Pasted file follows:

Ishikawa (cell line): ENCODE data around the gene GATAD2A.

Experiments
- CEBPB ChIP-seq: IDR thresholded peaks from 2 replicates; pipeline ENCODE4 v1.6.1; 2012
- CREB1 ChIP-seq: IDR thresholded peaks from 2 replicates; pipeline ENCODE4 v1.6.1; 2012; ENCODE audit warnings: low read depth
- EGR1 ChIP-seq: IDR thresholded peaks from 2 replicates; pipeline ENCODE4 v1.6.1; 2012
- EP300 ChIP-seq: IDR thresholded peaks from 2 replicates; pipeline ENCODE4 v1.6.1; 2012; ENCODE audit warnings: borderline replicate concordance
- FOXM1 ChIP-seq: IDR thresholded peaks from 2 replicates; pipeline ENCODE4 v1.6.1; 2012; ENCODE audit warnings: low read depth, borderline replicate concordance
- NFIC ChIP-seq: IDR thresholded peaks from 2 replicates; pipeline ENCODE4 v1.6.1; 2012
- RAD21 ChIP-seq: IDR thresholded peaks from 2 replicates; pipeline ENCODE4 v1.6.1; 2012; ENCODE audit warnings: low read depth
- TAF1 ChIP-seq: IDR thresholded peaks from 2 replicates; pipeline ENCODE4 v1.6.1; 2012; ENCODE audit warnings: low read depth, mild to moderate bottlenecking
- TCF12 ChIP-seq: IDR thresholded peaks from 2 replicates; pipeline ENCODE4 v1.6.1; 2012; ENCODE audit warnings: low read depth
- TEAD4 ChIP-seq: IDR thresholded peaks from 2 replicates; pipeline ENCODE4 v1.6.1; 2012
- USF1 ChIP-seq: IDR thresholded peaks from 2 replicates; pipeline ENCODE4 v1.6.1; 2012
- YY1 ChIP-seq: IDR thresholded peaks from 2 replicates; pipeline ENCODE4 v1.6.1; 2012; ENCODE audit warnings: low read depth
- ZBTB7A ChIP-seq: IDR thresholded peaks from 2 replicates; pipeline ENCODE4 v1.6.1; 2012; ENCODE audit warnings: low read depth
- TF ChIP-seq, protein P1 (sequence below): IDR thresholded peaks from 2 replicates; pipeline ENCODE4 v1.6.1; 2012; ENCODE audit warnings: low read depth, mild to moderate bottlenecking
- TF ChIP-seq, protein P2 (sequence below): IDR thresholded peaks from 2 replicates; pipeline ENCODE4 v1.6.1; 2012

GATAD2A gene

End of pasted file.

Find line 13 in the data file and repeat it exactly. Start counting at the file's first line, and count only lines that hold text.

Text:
- USF1 ChIP-seq: IDR thresholded peaks from 2 replicates; pipeline ENCODE4 v1.6.1; 2012